DMV DUI Proceedings

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Most government jurisdictions will bring an administrative suit against you at the DMV after a DUI arrest. If your state does, you need to be prepared to take on that action as well if you want to keep your driver’s license. In nearly every state, there is the strictly defined time period concerning how much long you have to call for the department of motor vehicle trial or face an routine suspension of one’s driving permission. In a lot of states, one could get as little as 10 days to request such a hearing, so quick action may be appropriate.  Your drunk driving ticket should have information on the reverse side dealing with your DMV requirements. Unlike drunk driving court cases, department of motor vehicle cases commonly don’t involve live witness testimony. Alternatively, the police will introduce a series of paper evidence, such as your arrest report as well as breath tests, urine tests, and field sobriety test result. And unlike in criminal court, where one’s guilt must be proven beyond the reasonable doubt, the DMV hearing is a civil proceeding, so the state need only prove your criminality purely by the preponderance of the evidence in order to suspend your  driver’s license. Another unique feature of dmv hearings in some jurisdictions is that the prosecutor and judge are the same person, meaning that the state motor vehicle department hearing officer that introduces evidence against you is the same person that will weigh your innocence. The department of motor vehicle is interested in the “per se” factor of one’s drunk driving case, meaning whether one’s BAC had been .08 percent or greater. Therefore, to well win one’s department of motor vehicle case, one must thoughtfully impugn the results of your chemical test , just as you should in your drunk driving court prosecution. This means questioning the integrity and precision or correctness of one’s chemical test and examining the arresting officer’s report to find inconsistencies that will help in your defense.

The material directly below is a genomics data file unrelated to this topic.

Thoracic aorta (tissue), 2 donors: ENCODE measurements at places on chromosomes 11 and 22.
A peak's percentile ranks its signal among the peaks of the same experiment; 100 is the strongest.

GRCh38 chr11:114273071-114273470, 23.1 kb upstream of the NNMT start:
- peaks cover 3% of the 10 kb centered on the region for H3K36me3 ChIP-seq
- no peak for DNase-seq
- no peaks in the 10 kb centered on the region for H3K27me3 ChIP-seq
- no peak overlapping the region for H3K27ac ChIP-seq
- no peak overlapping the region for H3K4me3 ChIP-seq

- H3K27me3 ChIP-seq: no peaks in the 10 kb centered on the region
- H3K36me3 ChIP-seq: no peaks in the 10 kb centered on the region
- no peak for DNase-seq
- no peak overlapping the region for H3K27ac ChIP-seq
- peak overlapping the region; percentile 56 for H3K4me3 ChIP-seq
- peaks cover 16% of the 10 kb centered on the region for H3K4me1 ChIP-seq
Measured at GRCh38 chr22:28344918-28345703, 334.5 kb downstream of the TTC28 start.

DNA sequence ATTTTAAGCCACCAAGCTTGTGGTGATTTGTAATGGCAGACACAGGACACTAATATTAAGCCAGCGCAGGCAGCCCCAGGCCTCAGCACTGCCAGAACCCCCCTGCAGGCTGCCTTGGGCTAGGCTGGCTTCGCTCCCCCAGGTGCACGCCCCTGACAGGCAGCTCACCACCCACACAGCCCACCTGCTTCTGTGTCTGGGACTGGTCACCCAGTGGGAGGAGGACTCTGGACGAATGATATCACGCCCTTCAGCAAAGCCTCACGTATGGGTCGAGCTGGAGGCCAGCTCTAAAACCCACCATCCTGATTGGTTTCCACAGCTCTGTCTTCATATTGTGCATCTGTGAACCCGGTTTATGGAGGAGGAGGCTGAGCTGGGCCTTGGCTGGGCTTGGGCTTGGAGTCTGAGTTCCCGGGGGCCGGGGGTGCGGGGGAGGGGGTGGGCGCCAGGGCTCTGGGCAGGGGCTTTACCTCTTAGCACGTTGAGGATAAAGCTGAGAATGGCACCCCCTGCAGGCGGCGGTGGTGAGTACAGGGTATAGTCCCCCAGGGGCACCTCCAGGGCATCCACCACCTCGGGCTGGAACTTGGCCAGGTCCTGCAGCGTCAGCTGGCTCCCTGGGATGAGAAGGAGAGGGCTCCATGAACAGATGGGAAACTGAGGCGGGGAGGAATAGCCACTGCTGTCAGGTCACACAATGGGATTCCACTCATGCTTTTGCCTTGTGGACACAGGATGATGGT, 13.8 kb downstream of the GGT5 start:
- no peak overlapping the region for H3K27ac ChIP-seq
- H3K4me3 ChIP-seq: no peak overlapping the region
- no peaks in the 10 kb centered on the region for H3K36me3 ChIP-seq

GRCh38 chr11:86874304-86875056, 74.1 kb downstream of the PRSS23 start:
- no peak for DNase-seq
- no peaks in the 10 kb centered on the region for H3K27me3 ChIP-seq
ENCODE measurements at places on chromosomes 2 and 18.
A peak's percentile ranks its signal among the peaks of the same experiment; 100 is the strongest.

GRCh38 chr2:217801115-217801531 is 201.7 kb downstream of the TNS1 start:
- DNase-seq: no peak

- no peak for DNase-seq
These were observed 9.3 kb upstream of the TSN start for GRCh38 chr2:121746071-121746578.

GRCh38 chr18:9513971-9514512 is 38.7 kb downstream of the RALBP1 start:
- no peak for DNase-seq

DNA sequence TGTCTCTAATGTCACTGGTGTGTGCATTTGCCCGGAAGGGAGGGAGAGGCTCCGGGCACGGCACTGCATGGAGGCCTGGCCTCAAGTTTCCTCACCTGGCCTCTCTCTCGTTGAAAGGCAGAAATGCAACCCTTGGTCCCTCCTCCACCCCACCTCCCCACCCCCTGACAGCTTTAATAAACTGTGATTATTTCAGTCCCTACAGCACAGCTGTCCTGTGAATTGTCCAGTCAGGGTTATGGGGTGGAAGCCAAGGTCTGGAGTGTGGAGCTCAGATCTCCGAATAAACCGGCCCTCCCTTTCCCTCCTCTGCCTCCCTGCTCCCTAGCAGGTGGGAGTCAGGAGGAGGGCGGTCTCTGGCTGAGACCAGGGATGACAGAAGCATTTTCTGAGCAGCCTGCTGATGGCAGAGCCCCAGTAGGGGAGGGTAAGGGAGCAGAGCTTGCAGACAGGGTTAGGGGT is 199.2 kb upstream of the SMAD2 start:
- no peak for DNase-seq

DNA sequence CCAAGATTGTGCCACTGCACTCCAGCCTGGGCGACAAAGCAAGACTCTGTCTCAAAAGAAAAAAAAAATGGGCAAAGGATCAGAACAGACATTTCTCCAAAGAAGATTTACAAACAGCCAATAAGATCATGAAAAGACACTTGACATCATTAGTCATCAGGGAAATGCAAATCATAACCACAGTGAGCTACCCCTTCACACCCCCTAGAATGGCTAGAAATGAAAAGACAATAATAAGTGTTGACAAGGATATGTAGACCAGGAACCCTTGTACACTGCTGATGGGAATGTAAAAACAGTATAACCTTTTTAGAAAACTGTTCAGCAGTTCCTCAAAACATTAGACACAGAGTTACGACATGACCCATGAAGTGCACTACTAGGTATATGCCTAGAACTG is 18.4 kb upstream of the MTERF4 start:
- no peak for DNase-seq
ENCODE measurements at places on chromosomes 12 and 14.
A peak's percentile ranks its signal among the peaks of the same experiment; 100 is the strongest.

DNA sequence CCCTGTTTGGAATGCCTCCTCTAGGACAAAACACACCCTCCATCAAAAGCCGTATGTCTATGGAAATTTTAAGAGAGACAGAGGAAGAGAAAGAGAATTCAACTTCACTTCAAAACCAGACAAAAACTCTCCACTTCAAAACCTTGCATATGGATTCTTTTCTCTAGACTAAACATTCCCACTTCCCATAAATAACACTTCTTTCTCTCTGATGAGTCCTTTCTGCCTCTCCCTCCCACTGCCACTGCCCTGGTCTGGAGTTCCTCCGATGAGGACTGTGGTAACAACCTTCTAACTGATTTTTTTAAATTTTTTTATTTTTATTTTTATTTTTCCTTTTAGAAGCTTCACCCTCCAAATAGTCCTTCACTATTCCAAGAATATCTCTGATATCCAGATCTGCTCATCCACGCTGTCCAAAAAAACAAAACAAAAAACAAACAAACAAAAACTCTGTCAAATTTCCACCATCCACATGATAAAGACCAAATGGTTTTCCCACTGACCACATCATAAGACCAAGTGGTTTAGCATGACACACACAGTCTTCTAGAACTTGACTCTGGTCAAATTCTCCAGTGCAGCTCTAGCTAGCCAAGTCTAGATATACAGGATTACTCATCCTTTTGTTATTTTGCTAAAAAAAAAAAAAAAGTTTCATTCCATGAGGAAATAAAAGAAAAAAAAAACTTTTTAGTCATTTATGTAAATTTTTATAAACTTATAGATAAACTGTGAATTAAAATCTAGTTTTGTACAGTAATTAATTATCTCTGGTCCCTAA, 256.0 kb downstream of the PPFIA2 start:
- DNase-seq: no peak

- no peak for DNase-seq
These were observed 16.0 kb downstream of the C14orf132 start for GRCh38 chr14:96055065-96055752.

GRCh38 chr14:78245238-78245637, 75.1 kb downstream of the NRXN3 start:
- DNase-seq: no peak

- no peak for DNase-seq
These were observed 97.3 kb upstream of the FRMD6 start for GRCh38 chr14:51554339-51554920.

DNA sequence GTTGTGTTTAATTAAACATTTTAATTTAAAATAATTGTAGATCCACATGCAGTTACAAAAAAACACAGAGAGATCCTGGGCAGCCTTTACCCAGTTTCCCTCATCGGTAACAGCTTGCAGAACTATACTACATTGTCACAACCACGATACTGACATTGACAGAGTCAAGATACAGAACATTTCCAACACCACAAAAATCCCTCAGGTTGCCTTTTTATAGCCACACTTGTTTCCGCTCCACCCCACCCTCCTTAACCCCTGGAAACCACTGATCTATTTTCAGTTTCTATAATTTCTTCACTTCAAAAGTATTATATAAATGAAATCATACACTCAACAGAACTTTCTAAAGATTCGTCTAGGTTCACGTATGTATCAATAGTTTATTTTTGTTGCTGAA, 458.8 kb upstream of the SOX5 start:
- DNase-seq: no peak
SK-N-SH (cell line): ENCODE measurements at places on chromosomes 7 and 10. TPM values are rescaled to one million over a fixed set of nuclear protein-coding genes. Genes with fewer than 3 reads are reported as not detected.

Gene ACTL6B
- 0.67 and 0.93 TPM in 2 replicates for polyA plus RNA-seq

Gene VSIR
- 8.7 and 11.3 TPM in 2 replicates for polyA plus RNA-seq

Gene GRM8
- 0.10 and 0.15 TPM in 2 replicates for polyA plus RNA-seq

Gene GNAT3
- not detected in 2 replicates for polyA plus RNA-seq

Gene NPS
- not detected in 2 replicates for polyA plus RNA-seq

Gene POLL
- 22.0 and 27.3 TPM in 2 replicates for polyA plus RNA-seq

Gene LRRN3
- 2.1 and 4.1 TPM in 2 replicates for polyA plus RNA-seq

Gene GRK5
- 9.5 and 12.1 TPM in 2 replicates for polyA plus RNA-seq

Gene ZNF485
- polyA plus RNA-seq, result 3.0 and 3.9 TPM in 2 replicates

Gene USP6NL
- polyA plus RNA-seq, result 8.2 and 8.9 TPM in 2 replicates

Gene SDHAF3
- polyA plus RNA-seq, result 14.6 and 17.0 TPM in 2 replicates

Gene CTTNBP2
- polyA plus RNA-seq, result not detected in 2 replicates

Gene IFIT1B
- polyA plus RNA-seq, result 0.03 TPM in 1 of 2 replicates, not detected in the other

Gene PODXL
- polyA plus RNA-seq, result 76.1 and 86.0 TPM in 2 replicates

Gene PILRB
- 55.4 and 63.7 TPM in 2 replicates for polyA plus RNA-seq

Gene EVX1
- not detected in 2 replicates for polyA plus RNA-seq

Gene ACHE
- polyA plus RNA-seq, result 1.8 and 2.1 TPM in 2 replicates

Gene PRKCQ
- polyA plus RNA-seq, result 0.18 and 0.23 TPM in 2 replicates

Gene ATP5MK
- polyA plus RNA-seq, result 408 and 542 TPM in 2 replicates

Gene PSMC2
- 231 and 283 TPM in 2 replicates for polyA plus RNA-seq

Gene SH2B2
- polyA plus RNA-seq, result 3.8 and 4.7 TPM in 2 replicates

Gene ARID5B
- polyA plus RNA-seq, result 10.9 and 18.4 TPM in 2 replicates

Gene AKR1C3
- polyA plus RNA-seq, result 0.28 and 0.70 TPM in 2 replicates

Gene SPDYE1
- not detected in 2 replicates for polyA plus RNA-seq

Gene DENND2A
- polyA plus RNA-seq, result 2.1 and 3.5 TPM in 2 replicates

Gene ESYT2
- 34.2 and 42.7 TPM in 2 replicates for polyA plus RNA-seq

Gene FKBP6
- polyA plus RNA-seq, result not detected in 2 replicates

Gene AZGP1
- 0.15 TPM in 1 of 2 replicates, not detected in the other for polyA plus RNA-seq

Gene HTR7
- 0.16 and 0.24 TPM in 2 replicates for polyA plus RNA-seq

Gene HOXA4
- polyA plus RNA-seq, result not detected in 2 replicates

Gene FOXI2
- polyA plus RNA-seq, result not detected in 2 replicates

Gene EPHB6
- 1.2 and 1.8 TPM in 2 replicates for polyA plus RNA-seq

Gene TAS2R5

After examining the information and reviewing one’s arguments, the Department of Motor Vehicle hearing deputy typically will take the case under advisement and you will receive the printed notice of his finding at a later date.

Don’t give up, it is completely conceivable to win one’s DMV prosecution if you prepare one’s arguments and evidence well. The main thing is to take the hearing seriously, and to be wonderfully prepared.


Mr. Douglas E Brown, of Utah, is an authority and broadly published journalist on the question of alcoholism treatment. For other information relating to DMV DUI, visit our web site.